We encounter credit notes most commonly in retail. When you return the extra night lamp you received as a gift, exchange your defective toaster for a cheaper model or show that you’ve been overcharged for the thingamajig by mistake, the store gives you credits which you can use to buy other items from them.
Subscription billing credit notes are similar. They’re sent out when the business owes the customer money (think of credit notes as the opposite of an invoice). But because of the nature of recurring billing, there’s more to a credit note than meets the eye.
Myth #1: Returning Money to Your Customers is Easy
If you run a subscription business, it’s not uncommon to find yourself in situations where you owe your customers money. What may come as a surprise, is how tricky it can be to actually give it back.
- Reasons why you may be in the situation of providing credits to customers:
- Subscription changes & cancellations
When customers downgrade or cancel their plan before a billing cycle ends, you need to adjust the next invoice amount to reflect the downgrade.
- Customer dissatisfaction
If a customer raises valid issues of dissatisfaction with your product or service, you may refund a part of their invoice or the full amount paid according to your terms and conditions.
- Waivers & write-offs
What if you have an exception where you find that you need to write off or waive someone’s invoice? Perhaps, they’ve made an offline payment. You still want to have enough control to be able to do this.
The common thread that runs through these reasons for credit is that you cannot always anticipate them. They are changes initiated by the customer or prompted by unusual circumstances and have to be handled separately. But how can you incorporate these credits into your accounting system after the invoice has been generated? And how do you keep track of credits for tax purposes?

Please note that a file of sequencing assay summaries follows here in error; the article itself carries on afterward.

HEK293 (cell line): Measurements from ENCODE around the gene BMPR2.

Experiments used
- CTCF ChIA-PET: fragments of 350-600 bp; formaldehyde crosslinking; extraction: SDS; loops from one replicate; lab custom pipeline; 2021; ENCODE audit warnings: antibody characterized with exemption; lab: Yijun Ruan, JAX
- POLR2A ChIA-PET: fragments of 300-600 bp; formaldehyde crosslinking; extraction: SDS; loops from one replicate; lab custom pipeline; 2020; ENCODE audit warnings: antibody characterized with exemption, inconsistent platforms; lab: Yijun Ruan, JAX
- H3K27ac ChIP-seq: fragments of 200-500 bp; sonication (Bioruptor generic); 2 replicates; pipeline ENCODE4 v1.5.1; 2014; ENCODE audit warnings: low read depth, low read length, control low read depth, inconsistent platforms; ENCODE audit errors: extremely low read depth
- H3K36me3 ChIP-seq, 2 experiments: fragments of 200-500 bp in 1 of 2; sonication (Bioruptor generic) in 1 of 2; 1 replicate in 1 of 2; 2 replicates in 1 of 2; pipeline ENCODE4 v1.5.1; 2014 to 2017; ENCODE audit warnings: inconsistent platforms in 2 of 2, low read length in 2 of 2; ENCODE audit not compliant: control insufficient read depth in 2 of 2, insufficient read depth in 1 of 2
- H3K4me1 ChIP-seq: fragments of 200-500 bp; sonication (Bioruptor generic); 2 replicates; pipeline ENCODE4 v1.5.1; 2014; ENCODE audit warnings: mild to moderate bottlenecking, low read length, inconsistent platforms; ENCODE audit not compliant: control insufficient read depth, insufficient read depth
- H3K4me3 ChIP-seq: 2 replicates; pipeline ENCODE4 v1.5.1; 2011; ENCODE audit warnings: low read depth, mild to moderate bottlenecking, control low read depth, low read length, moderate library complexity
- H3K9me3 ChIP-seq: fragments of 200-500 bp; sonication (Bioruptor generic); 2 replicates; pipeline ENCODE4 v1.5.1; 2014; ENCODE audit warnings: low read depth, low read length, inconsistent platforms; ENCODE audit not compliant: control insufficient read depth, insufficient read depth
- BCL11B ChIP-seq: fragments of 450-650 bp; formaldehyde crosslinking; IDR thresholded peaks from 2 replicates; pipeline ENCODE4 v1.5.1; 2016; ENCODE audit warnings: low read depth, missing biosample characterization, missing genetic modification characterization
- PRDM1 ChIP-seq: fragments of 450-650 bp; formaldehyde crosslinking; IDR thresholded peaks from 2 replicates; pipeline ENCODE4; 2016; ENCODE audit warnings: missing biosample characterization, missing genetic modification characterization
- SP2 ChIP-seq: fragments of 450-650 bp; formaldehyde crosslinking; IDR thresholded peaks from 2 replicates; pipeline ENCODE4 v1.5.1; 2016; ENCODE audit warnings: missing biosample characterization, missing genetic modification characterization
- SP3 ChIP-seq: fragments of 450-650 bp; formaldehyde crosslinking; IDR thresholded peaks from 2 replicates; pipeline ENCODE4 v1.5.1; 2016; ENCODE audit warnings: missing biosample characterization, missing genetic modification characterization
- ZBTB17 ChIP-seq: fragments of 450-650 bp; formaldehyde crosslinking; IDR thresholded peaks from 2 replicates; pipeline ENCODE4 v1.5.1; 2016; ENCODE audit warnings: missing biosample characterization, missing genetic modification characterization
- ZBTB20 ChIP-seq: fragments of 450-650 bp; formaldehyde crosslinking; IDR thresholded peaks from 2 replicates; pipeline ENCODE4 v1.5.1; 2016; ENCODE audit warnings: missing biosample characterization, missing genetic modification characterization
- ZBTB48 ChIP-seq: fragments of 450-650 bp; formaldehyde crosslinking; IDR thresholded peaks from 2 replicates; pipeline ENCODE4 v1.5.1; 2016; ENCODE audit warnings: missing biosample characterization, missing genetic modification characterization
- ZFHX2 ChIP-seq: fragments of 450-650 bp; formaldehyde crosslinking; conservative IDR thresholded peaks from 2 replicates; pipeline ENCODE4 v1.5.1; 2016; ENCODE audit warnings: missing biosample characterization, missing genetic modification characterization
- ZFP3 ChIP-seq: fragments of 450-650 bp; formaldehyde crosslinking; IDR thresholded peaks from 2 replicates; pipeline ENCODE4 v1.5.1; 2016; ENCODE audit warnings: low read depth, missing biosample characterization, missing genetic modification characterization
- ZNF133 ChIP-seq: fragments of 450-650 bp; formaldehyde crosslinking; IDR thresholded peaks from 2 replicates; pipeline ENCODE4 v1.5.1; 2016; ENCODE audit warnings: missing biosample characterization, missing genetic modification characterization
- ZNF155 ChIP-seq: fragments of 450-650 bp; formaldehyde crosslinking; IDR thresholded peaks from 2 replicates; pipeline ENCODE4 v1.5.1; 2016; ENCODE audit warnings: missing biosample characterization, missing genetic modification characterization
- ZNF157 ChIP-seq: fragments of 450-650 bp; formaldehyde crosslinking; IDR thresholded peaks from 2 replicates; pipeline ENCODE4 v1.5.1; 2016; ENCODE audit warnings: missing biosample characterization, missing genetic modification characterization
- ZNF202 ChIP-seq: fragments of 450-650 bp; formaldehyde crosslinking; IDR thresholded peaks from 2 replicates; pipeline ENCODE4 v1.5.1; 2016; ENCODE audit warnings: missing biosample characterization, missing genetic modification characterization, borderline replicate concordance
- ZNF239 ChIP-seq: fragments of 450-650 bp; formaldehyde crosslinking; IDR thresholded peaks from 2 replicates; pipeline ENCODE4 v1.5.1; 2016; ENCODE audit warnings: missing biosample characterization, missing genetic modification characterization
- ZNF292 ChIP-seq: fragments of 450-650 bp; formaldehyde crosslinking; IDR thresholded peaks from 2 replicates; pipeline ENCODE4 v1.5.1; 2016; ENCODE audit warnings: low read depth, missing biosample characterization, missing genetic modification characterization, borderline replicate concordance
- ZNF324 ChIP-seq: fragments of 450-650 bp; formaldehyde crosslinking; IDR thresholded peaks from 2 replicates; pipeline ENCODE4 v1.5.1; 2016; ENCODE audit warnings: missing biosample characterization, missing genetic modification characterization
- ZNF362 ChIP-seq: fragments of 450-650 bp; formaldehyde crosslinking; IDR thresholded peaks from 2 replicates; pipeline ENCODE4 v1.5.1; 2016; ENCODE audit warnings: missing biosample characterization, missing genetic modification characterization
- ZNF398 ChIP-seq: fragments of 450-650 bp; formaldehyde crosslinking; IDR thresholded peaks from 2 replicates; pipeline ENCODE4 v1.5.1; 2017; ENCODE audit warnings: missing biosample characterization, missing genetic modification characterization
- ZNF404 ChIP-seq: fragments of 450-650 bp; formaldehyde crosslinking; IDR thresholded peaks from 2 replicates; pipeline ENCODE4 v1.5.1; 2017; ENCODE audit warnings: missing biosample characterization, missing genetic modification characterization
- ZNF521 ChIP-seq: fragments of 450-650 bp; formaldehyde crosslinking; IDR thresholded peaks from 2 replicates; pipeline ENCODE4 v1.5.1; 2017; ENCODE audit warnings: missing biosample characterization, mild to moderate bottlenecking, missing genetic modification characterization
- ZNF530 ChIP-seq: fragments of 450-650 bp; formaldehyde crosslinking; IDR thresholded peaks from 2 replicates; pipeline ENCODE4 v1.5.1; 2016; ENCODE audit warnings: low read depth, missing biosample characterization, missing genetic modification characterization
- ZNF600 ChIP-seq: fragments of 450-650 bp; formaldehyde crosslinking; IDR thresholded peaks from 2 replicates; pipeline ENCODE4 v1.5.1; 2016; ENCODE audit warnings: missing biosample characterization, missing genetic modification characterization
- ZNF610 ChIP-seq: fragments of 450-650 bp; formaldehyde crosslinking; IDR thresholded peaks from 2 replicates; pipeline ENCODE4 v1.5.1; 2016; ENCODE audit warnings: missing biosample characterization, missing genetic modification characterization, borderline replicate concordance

These questions can be intimidating if you’ve just set up a basic billing system. Even for established businesses, it can be a nightmare in overheads and tracking. But this is precisely where credit notes can make your life simpler.
Myth #2: Credit Notes are Complicated
All of us have heard of and used invoices, but not many of us get credit notes. It seems like another feature that we may or may not use, one more thing to know about and remember. Easily dismissable with a ‘We’ll cross that bridge when we come to it’.ere you owe your customers money. What may come as a surprise, is how tricky it can be to actually give it back.
But it’s a bridge that comes sooner than you think. As a business, you want to offer flexibility and transparency in all transactions, and credits are a big part of that. Customer perception of your business depends on whether you honor your promises in a way that’s easy for them, without a lot of complicated hemming and hawing.
Would you rather:
Manually create a negative purchase invoice every time you’re dealing with returns or cancellations
Painstakingly integrate these manually-created notes into your otherwise automated system
Create a credit note in a few easy steps
Have safeguards and logic in place to anticipate different kinds of subscription billing credit scenarios and the ones you deal with the most
Automatically have it integrated into all your revenue calculations
An important thing to note, however, is that credit notes are neither refunds nor promotional credits. With refunds, you are essentially returning the money customers have paid you already and promotional credits are discounts given in the form of credits. Credit notes are a way to record negative charge changes in invoices and provide credits to settle them.
Yes, it’s one more billing feature to look for when you set up subscription billing. But it’s far less complicated to check for credit notes support ahead of time, instead of opting for a DIY job that’s unscalable. Take it from us, it’s the easiest legally binding way to return an invoiced amount.
Pro Tip: How do I return money if a customer hasn’t paid my invoice yet?
We see credit notes in two ways: refundable and adjustable. If a customer has paid the invoice, the refundable credit either gives them a credit which can be applied in future invoices or a straightforward refund.
If the invoice has been generated and the customer hasn’t paid it yet, there’s a chance to ‘adjust’ the invoice amount so the customer doesn’t have to pay for the deduction in the first place.